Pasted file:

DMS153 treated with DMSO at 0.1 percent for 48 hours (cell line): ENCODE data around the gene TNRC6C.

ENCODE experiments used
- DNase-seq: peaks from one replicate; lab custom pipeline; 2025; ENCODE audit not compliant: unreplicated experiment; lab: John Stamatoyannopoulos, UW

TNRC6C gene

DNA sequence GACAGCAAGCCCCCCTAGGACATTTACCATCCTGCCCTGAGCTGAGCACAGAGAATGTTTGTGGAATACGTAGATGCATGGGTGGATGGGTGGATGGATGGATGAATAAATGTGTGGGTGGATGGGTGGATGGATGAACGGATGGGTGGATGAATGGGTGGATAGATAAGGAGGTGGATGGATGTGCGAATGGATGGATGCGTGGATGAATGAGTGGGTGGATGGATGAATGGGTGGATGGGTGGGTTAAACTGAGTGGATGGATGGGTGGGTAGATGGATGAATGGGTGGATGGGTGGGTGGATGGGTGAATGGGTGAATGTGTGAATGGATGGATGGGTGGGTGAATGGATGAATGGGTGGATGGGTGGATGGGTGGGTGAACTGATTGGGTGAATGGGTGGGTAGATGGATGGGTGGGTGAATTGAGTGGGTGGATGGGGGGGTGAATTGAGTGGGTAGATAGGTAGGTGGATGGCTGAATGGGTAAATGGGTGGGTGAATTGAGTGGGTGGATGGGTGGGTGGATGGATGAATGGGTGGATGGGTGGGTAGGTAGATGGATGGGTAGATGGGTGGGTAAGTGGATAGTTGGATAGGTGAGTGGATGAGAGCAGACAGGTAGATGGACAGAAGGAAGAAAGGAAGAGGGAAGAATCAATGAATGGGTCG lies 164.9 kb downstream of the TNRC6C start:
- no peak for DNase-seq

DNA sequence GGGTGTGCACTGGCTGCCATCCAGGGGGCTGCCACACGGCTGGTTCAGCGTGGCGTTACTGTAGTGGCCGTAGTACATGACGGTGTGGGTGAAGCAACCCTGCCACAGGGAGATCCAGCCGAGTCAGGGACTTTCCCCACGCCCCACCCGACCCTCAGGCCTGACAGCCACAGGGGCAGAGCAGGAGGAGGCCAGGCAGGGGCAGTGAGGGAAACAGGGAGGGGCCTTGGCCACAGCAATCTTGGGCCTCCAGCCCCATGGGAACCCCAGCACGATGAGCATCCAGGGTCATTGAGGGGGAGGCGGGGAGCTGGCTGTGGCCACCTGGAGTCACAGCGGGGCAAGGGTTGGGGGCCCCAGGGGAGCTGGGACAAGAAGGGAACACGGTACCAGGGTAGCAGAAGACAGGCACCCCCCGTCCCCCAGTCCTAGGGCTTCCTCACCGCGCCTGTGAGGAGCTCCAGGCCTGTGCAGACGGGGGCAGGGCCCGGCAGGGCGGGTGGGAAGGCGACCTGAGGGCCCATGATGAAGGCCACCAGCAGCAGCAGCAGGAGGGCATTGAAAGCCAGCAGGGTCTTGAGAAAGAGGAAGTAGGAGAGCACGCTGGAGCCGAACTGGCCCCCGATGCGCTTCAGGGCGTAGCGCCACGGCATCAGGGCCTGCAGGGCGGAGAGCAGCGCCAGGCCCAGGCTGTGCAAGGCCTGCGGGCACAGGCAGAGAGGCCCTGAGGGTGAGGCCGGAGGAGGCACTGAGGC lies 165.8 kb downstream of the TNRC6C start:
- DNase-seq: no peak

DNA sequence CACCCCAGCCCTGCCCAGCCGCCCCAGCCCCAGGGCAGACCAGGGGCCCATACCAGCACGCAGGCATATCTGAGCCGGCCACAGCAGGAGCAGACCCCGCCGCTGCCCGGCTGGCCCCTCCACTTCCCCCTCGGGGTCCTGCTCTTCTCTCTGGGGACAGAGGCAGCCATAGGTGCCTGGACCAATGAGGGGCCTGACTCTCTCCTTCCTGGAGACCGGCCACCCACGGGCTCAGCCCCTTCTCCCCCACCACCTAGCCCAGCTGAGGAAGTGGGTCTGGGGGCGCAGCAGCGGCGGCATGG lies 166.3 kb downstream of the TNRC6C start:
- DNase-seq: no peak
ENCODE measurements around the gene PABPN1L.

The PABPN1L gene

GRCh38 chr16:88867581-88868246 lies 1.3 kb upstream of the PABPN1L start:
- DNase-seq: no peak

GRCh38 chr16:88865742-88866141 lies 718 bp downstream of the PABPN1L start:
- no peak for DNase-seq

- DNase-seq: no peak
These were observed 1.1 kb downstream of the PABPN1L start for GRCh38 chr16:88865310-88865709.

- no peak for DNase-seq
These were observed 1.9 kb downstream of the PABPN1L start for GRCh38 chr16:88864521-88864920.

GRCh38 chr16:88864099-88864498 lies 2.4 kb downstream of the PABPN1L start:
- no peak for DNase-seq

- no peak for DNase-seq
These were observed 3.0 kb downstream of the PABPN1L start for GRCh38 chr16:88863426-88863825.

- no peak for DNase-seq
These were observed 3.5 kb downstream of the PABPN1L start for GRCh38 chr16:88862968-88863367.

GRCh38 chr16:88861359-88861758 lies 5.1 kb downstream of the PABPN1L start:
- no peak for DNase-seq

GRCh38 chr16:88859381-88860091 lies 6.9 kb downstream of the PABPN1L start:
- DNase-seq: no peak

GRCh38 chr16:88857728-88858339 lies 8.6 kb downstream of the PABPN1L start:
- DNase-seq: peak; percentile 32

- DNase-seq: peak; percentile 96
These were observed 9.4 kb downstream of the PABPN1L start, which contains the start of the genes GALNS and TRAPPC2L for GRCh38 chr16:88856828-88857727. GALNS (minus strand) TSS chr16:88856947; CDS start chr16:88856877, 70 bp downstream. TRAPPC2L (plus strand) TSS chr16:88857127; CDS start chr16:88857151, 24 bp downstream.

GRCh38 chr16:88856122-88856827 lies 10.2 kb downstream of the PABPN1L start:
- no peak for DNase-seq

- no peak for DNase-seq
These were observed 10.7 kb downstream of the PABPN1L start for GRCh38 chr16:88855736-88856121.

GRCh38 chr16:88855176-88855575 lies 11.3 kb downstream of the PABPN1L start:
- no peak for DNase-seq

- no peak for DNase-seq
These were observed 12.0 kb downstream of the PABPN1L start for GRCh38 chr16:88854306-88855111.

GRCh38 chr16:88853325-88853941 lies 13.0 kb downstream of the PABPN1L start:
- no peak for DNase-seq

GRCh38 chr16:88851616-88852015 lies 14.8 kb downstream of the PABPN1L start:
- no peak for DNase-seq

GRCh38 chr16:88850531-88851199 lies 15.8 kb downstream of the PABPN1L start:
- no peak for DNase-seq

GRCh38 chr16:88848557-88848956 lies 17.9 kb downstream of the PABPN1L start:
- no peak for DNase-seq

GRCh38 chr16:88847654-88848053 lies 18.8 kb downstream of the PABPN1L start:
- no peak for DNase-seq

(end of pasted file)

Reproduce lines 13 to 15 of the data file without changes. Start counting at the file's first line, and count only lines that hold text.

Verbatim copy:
GRCh38 chr16:88867581-88868246 lies 1.3 kb upstream of the PABPN1L start:
- DNase-seq: no peak

GRCh38 chr16:88865742-88866141 lies 718 bp downstream of the PABPN1L start: